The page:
The head teacher says the school is focusing on a “traditional education” (I think this is code for ‘we will get these kids through their exams come what may’). I’m pleased, of course, but it’s tinged with some sadness for what the kids will miss.

back to school coronavirus

The Reality of Back to School

Any parent of teens will tell you that expecting teens to follow all the rules all the time is like wishing for a unicorn. It’s a lovely idea, but…

They’re teens. They’re hormonal and emotional and impulsive and frequently irrational. One day they’ll follow all the coronavirus safety rules perfectly, and the next day you’ll catch them snogging their boyfriend in the changing rooms, or sitting on their best friend’s knee in the lunch hall.

It’s inevitable, isn’t it?

Within two hours of arriving at secondary school yesterday, Flea had texted me, shocked. There was an assembly where kids sat shoulder to shoulder. Children were sitting two to a desk in lessons. Nobody was wearing a mask. Even the teachers were saying things like, “Well, officially you should be 2 metres apart, but…”

My teen is not known for her naturally studious nature. To say the least. But she skipped lunch yesterday and opted to study in the library instead. Based on her observations, she was worried there would be no social distancing going on that day.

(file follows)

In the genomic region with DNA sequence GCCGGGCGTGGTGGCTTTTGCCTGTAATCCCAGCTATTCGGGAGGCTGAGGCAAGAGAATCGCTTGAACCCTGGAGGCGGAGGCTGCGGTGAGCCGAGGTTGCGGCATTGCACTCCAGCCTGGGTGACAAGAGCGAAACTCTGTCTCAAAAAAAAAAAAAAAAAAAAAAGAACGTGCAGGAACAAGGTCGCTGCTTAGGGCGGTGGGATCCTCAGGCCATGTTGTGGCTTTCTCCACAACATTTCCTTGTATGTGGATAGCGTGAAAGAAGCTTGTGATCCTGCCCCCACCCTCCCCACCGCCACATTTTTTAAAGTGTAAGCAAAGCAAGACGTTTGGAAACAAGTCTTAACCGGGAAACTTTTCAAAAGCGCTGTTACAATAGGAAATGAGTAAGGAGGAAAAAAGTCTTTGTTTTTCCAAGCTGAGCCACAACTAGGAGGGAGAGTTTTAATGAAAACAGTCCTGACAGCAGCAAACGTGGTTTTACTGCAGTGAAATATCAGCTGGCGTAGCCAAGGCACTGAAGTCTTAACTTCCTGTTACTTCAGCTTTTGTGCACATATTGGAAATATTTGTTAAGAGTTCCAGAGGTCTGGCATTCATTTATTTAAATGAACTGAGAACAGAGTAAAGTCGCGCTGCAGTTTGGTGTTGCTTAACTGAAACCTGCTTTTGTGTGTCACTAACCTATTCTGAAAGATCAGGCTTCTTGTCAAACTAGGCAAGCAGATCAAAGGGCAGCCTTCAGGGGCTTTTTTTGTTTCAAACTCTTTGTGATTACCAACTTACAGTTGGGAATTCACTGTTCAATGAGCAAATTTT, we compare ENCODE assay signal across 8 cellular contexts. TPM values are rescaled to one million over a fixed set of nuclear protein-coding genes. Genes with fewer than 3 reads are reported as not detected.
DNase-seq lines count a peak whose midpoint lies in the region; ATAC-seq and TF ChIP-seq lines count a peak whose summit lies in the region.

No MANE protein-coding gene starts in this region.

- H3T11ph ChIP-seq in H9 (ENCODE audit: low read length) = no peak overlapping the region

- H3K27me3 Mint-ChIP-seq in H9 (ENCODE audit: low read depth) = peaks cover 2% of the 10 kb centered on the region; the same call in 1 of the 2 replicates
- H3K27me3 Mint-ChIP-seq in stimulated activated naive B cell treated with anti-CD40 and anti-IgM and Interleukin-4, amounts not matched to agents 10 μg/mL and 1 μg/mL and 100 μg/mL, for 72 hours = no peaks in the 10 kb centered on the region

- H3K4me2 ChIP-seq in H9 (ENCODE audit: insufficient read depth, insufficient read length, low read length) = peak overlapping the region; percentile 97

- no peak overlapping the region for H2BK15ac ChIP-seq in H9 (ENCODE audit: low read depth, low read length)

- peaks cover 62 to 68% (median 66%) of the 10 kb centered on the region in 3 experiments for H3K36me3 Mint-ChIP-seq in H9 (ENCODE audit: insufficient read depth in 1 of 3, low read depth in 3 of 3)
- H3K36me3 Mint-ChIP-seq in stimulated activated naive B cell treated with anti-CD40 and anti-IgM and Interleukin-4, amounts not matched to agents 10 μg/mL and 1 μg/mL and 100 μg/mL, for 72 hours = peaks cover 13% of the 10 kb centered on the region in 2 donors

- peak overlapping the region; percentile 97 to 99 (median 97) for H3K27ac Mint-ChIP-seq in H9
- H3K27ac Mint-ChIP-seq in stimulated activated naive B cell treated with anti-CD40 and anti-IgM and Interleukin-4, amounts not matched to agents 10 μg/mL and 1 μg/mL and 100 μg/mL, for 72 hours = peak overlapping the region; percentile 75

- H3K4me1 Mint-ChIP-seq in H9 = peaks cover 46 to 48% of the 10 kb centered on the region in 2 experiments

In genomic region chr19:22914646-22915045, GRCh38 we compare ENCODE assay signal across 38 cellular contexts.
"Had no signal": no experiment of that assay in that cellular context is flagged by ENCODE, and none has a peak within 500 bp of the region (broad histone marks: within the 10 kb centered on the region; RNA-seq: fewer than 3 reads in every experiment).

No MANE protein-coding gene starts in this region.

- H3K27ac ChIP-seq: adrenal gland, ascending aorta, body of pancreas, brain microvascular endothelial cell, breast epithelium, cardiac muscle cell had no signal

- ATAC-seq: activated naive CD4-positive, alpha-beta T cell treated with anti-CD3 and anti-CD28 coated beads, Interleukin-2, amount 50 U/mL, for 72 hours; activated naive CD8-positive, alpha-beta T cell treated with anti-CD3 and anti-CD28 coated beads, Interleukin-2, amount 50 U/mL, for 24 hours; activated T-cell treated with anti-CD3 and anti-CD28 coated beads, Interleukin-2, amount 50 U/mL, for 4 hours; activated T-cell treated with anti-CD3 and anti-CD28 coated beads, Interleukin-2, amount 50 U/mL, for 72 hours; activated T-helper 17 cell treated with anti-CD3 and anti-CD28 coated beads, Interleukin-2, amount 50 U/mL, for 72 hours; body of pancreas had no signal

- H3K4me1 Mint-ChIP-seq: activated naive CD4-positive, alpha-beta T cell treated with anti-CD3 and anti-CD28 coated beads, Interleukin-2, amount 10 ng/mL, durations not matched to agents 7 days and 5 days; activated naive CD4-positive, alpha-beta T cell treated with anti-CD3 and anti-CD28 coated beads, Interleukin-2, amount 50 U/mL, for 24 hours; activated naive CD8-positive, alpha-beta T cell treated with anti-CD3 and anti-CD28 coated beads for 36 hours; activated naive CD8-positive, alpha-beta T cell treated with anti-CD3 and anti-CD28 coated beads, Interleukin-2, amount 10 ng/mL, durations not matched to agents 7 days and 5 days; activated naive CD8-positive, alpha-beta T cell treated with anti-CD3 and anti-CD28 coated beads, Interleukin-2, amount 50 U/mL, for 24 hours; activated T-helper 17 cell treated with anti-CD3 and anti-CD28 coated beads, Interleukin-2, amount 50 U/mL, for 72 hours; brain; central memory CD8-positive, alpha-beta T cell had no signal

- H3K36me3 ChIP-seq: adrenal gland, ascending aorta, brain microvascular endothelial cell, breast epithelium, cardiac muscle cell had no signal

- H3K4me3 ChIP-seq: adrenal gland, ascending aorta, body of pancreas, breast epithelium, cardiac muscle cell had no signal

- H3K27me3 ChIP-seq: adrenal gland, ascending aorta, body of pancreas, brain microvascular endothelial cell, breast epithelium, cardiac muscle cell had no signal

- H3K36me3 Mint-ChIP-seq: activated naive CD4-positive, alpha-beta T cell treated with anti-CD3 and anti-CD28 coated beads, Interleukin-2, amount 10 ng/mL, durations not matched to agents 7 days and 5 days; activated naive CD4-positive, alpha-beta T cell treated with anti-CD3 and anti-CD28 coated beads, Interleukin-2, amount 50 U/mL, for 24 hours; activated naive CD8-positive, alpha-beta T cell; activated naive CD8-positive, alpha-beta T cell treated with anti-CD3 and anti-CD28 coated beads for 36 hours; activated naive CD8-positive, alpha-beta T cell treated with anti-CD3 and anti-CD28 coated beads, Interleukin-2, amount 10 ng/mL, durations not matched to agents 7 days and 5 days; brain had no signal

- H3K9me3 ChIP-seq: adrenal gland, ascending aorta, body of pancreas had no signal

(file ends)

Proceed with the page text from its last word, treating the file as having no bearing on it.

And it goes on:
What Can We Do?

It’s worrying to hear this from Flea, but I’m hoping against hope this was a bit of first day back chaos. My thoughts after sending my child back to secondary school in a pandemic are:

  • Give schools a little time and the benefit of the doubt. They’ve had weeks to put in place policies and rules and plans, and it’s not surprising if it takes a few days to get these up and running once you factor in 500 kids, and a few dozen teachers.
  • When your child gets home, encourage them to change immediately. Spritz uniform with disinfectant spray and hang it outside to air, OR wash it daily if you can. We also use a disinfectant spray on Flea’s school bag and supplies.
  • Remind your child they are only responsible for their choices. Encourage them to look at situations and avoid crowds, wear a mask if they feel it’s appropriate, don’t just do what the other kids do, blindly.
  • Every day Flea comes home with a mask that has been thoroughly worn, I pay her £5. Is this good parenting? No. Will I do it? Yes. Because you have to do something to counter the, “but nobody else is wearing one, and I feel stupid,” argument.
  • Lastly, we’ve made the decision to stop seeing my parents in person except for socially distant cups of coffee in the garden. My Dad has only just stopped shielding and this feels like the right move for our family.

 

Are your kids heading back to school soon? How are you feeling about it? Do you think it’s safe to send kids back to school during a pandemic? 

 

About 

Sally is a full-time blogger and founder of the Tots100, Trips100, Foodies100 and HIBS100 communities, along with the MAD Blog Awards. She spends a bit too much time on the Internet. She's also a very happy Mum to Flea, the world's coolest ten year old.